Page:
How Do You Sleep?

Patti Horoho is a retired US Army Lieutenant General who served as General of the US Army Medical Command. Her job was to oversee the health of army personnel and their families — about 4 million people worldwide.

During her command, she introduced a pilot program that she called The Performance Triad, which focused on maximizing diet, fitness and sleep.

Step One was to begin improving each soldier’s sleeping habits. She made this observation:

“If you have six hours of sleep or less for six days in a row, your cognitive performance is the same as .08 intoxication. We’ve never let a soldier in our formation intoxicated. Why would we allow soldiers to have cognitive impairment?”

She also notes that people who sleep less tend to eat more — on average 500 more calories per day than well-rested people. Horoho says the key to top-level productivity begins with a good night’s sleep.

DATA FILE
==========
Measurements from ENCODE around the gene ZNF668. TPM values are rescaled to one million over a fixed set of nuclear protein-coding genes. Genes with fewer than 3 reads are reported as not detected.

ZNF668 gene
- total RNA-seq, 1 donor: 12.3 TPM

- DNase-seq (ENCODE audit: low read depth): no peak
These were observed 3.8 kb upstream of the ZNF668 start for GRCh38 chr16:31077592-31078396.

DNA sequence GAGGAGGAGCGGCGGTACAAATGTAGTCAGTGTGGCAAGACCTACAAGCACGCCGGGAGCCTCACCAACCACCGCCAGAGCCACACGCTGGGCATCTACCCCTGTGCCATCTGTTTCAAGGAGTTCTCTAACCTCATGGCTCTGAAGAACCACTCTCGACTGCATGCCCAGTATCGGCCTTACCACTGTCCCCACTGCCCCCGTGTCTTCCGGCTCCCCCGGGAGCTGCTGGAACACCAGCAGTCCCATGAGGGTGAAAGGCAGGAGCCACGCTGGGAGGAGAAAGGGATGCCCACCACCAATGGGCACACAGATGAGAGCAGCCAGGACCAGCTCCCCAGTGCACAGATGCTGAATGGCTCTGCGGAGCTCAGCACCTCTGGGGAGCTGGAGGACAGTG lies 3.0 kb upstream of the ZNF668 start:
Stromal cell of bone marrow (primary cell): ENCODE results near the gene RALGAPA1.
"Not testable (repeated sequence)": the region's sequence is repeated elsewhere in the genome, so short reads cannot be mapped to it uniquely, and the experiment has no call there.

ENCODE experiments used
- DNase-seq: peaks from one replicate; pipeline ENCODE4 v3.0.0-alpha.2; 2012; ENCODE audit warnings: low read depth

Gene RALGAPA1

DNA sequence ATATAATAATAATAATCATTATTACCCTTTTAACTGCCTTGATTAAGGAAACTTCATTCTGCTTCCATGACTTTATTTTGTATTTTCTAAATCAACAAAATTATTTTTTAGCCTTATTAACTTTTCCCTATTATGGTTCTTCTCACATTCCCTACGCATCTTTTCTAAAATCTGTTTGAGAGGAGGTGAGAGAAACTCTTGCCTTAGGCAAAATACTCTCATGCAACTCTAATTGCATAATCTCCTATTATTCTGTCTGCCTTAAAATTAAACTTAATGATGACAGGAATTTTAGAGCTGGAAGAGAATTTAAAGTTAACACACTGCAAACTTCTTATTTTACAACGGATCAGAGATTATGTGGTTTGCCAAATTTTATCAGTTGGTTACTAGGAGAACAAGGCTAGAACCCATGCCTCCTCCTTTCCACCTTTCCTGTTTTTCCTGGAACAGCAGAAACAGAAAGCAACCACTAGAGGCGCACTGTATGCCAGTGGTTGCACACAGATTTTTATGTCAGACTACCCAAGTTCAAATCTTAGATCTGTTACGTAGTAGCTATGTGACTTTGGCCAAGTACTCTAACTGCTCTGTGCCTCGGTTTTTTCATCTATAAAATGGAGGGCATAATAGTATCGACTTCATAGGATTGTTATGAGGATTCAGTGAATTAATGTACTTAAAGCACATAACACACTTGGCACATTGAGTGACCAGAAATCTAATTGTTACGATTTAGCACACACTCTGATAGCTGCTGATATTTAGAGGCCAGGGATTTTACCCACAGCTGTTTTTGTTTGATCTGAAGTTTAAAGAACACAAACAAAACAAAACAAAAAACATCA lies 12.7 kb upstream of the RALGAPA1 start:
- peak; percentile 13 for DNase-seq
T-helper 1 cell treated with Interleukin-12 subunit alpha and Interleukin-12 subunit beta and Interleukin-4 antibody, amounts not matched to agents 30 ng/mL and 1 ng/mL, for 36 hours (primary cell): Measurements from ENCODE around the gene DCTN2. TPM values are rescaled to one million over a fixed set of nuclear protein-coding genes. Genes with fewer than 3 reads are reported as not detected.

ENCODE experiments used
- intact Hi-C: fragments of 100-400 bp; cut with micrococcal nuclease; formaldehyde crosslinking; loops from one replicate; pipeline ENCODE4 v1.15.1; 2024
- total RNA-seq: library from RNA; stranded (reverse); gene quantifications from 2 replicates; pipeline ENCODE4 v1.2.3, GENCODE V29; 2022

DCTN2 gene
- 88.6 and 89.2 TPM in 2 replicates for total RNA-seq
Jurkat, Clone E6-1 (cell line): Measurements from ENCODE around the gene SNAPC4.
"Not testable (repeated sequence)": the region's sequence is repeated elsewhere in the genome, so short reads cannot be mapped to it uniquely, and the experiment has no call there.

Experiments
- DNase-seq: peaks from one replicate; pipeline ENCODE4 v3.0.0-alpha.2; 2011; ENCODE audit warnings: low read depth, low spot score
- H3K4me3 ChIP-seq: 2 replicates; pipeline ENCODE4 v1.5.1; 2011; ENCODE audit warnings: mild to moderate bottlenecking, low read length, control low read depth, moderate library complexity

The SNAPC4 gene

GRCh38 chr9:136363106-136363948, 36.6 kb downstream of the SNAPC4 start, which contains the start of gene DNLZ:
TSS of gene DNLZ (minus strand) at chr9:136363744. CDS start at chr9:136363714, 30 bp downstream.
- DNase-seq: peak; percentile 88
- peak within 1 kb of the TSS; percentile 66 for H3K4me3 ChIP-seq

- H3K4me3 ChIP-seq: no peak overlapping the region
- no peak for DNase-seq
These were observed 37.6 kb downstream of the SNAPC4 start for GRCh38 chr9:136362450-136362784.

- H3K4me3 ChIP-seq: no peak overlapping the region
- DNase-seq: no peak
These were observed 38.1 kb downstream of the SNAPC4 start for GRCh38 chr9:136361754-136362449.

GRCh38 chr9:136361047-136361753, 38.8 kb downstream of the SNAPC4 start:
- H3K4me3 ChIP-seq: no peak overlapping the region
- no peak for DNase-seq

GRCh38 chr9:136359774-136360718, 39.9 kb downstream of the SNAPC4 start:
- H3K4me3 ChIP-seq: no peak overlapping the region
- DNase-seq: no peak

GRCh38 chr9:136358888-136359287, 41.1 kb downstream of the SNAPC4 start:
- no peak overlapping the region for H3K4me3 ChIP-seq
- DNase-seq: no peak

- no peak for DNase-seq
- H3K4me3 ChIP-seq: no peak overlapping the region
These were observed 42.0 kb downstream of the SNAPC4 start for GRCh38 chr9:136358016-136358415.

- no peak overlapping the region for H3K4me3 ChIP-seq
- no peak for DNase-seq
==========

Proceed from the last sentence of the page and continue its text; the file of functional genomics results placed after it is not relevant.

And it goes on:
Malcolm Gladwell, author of Outliers, made a similar observation. In his research he noted that, while average Americans get slightly less than 7 hours of sleep each night, top performers get closer to 8.5 hours of sleep each night.

Horoho also says that we should look at sleep as ammunition for the brain.

“You need to go into battle with your brain having enough sleep, so that you can make the right decisions, because lives depend on it.”

This is exactly what Elijah needed to do in order to get his head on straight in the aftermath of his encounter with Jezebel.

Then he lay down under the bush and fell asleep. (1 Kings 19:5)

Sometimes (as in every night of the week) the best thing you can do for yourself, for your family, and for your ministry is turn out the lights, turn off the tube, and catch some zzzzzs.